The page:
On our coastal walks C and I have discussed most things under the sun. One of them, on a Gower trip in early September, was the Eagle comic, which we both read as young lads. Now C has lent me his battered and beloved copy of the Eagle Annual Number One to read over Christmas in case Middlemarch became too much for me.
C was an Eagle addict long before I started reading it. My first comic was Swift, which became incorporated into Eagle only in 1963. It turns out that both titles were launched by an Anglican vicar from Southport, Marcus Morris, concerned that Christian values were losing ground to secularism and immorality, and worried about the dubious content of the new US comics. Maybe my parents did their market research and chose Swift for me as the most innocuous comic, but if so I was unaware of a moral conspiracy, or of any designs on my impressionable mind. I looked forward impatiently to each week’s issue. My favourite strip was Blackbow the Cheyenne, which must have appealed to my nascent sense of rebellion, since most 1950s stories treated native Americans as cannon fodder for gun-toting cowboys. Blackbow was one of the few characters to survive into Eagle when Swift folded.
The first Eagle Annual seems to have been published in 1951, though there’s no date mentioned. It seems very text-heavy compared with what I remember of the later weekly Eagle, which relied mainly on strip cartoons. The only strip that looks familiar is Dan Dare, pilot of the future, the secret weapon of Marcus Morris and his artist-designer Frank Hampson. This one begins on Mars in the year 1997. The ‘Astral Queen’, the new luxury flagship of the interplanetary fleet – it looks like a cross between a Virgin train and a jumbo jet – is ready for its return to Earth. The crew pick up a weak morse signal from two spacemen who are stranded in their ship, caught in the gravitational fields of an asteroid belt. Eventually the two of them, named Hank and Pierre (Americans and Frenchmen still need rescuing from themselves by stiff upper lip types from Britain) are retrieved by the Astral Queen. Success is assured not by Dan Dare but by one of the passengers, Professor Peabody. Remarkably, Professor Peabody is a woman – how many university professors were women in 1951? – who sets the coordinates towards the stricken craft and suggests how they should tow it home. Alas, the great green-headed enemy of Dan Dare, The Mekon, leader of the Treens, does not make an appearance in the story.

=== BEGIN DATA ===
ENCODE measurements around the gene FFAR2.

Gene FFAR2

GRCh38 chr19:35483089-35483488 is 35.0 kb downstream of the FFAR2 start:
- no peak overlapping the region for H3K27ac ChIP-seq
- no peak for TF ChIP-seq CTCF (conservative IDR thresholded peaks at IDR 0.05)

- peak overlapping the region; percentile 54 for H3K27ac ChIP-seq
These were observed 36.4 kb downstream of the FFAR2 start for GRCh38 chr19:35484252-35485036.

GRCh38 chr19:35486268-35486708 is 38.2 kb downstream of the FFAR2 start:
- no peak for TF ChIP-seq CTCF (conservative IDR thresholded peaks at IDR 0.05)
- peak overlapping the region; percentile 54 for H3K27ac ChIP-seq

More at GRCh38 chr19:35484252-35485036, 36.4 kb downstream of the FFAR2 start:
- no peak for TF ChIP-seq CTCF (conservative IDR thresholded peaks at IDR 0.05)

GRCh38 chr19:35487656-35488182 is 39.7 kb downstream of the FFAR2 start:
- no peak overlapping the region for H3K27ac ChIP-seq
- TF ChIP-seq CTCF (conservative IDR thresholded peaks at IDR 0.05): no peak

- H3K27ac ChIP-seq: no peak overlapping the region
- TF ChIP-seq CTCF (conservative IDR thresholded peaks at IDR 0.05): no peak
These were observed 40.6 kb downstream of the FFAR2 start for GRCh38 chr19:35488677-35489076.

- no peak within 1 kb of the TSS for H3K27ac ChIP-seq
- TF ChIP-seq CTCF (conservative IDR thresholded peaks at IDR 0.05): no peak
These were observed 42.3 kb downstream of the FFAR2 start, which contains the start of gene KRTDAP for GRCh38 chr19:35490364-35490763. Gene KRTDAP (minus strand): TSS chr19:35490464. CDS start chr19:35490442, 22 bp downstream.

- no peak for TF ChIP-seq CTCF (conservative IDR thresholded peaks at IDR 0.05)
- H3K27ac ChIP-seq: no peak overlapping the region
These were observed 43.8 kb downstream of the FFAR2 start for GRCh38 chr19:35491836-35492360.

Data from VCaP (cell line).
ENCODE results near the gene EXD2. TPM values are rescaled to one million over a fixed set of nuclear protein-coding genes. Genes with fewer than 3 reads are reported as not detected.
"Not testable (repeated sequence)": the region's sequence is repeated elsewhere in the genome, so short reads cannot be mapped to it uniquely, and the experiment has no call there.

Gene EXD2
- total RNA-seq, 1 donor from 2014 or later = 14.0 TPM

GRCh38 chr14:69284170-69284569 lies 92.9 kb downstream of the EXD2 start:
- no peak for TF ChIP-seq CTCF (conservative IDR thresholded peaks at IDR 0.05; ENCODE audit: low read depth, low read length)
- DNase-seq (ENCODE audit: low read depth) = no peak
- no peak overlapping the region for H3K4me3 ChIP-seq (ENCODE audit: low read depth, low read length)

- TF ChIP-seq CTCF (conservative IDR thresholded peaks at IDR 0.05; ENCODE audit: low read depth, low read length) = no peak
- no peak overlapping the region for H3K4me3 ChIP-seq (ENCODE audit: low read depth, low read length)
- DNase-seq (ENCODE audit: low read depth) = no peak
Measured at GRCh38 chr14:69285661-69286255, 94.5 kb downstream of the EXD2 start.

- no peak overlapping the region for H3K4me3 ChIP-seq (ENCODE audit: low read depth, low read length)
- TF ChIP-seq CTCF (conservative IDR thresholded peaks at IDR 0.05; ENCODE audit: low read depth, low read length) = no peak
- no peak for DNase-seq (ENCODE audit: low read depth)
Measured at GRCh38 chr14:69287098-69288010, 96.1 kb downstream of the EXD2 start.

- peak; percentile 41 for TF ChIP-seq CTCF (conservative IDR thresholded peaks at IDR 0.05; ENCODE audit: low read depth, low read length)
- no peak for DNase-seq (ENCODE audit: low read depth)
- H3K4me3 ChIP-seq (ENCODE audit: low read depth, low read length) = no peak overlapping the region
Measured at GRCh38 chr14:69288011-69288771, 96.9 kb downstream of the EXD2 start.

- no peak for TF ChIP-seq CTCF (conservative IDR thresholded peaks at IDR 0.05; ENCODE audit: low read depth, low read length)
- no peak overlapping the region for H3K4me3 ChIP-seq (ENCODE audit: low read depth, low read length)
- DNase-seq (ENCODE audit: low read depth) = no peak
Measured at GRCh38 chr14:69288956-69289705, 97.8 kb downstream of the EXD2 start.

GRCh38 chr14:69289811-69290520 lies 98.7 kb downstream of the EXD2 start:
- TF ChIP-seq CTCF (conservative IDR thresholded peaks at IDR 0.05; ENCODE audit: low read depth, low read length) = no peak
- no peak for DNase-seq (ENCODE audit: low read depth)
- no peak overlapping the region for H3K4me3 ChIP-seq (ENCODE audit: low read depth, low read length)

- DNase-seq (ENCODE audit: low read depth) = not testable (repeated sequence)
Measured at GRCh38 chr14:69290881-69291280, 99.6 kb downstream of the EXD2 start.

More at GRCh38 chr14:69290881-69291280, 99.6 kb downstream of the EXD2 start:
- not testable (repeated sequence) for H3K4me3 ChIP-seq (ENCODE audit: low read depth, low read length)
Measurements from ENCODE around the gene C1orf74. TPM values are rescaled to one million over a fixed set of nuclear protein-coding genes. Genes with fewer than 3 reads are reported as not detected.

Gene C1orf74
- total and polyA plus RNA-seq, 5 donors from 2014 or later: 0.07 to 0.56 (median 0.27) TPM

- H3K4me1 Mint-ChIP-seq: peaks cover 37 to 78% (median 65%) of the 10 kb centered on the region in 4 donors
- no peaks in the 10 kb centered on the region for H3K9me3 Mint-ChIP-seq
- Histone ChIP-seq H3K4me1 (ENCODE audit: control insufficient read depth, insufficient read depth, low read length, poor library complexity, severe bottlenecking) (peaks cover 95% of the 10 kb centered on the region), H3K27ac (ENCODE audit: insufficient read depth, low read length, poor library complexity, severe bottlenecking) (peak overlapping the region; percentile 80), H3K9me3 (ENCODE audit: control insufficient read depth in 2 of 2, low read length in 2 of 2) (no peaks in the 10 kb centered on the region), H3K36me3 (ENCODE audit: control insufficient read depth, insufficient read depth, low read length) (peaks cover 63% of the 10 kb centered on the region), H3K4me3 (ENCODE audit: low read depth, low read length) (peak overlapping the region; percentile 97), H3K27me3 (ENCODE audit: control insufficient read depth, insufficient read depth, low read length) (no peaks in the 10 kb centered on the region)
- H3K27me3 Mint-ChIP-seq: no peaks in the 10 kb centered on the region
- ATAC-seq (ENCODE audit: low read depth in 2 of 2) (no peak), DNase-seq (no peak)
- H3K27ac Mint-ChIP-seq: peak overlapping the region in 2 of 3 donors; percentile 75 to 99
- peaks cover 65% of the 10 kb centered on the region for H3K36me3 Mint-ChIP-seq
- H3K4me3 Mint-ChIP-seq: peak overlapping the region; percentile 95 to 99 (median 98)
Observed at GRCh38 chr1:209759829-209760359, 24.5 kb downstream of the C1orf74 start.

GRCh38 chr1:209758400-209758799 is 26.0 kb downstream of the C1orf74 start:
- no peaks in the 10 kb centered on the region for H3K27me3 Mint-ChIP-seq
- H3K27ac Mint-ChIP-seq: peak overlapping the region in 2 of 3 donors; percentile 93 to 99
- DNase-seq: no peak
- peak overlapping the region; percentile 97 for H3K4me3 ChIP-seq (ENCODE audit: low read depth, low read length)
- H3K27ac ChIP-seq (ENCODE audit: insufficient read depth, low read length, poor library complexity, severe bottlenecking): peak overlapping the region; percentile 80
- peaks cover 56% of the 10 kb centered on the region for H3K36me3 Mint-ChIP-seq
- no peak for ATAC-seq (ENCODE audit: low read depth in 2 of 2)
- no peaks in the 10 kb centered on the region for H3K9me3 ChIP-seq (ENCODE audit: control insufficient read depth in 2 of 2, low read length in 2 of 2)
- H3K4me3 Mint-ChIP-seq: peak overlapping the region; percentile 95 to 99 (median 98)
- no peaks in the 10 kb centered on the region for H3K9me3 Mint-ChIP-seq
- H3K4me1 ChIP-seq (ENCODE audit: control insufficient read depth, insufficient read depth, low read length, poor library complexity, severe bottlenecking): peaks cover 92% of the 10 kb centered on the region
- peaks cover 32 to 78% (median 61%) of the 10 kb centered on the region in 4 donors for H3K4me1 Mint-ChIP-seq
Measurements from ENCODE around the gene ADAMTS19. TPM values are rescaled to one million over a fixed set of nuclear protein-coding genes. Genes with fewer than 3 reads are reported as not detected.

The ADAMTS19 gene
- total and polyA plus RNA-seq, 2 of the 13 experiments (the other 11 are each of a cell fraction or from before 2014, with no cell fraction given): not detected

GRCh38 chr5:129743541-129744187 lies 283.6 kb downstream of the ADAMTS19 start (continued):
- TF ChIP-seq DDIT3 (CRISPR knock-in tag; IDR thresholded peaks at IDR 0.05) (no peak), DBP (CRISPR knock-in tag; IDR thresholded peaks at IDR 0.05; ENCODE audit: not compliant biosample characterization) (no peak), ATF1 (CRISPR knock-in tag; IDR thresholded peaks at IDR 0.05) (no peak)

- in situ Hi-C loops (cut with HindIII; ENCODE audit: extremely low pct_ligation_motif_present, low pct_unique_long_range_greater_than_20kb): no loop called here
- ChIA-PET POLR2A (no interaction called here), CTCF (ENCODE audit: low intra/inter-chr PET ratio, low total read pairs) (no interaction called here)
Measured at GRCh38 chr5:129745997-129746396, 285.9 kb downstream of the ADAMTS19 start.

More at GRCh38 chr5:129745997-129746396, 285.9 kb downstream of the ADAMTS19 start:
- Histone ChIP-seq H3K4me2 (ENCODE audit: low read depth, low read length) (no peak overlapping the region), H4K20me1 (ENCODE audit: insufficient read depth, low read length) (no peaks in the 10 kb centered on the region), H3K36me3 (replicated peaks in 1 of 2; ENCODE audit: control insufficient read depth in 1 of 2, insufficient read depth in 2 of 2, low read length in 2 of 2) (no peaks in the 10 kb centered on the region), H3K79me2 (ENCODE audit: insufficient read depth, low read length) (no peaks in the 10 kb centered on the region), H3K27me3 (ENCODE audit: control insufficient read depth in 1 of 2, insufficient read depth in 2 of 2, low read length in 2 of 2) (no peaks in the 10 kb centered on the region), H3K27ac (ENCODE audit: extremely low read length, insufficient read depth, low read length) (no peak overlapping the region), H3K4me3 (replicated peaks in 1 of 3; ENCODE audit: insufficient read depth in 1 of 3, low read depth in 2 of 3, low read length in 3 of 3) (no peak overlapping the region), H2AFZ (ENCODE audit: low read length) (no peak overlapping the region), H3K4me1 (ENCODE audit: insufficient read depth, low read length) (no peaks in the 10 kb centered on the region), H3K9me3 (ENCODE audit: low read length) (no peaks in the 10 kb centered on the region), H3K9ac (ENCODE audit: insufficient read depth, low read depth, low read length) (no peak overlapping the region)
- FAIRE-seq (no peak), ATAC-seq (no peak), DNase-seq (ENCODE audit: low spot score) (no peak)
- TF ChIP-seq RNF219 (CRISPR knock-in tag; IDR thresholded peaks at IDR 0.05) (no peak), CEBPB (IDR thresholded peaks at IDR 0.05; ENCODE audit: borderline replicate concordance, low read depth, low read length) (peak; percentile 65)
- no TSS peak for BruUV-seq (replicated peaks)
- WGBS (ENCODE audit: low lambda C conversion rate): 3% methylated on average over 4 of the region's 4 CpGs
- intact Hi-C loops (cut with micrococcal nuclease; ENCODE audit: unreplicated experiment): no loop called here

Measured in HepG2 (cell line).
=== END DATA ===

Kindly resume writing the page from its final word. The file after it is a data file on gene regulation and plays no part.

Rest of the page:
Fast machines were an obsession in the early 50s. One of the many science features in the Annual describes the ‘George Bennie Airspeed Railway’, ‘which goes above the ground and which is capable of travelling several times as fast as any train on the ground’. George Bennie, an early version of Richard Branson, built a prototype track at Milngavie, Glasgow, in 1929-30. ‘As a result it was the subject of a Government Blue Book, recommending it as the ideal solution for linking London with its airport at Heathrow’. An accompanying drawing shows how Oxford Street in London would look with one of Mr Bennie’s railplanes racing along it above the cars and pedestrians. A Pathé newsreel preserves one of the test journeys at Milngavie, with a single-carriage train, proudly labelled ‘G.B.R.’, suspended from its track and powered by a two-blade propellor, edging along at rather less than the claimed top speed of 150mph. Bennie clearly lacked the PR skills and gross effrontery of Branson, and ended his career in a herbalist’s shop in Glasgow.
Bennie’s pre-war invention was propellor-driven. The new post-war age, though, was jet-powered, and jets were the future (the world’s first gas turbine car, the Rover 1, was on display on London’s South Bank during the Festival of Britain in 1951). One article in the Annual instructs the reader through diagrams how to build a ‘jet propelled model racing car’ from balsa wood, and another how to build a ‘jet-powered dart’ from paper (‘some of the very latest British and American aircraft bear a striking likeness to the ever popular schoolroom paper dart’). A long and technical feature explains with the aid of detailed cut-away diagrams how jet-propulsion and gas turbines work. The fuel of the future was obviously oil, and a long article tells the story of this ‘treasure of the earth’.
The Eagle Annual caters for most traditional boys’ interests: sport, including football (‘poor ball control and its cause’, ‘how to gather the ball’), cars and model railways, fishing, lost treasure and the world of nature (‘rearing silkworms’), and there are plenty of thrilling adventure stories. Morris knew how to sign up writers and artists of talent – not only Dan Dare’s Frank Hampson but also Chad Varah, who a little later founded the Samaritans, Macdonald Hastings, the racing driver Raymond Mays and John Ryan, best known for Captain Pugwash, who first appeared, prematurely, in Eagle in 1950. Several exciting stories are contributed by Ronald Syme – presumably not the Ronald Syme who was the expert on Tacitus and the author of The Roman revolution, the turgid textbook I waded through as an undergraduate?
It takes only a few frames of Dan Dare to transport me back to a time, long before student days, when tradition and modernity mingled so innocently.
Some time later- in the lounge.
Digby: Nice easy take off, Miss – these new shock absorbers are wizard.
Prof. Peabody: Don’t hold out on me, Dig – why did everybody look like mourners when I mentioned Hank & Pierre?
Digby: Well, Miss, they went on an exploration trip three months ago – out beyond Mars towards the asterisks.
Prof Peabody: Asterisks? Asteroids, you mean.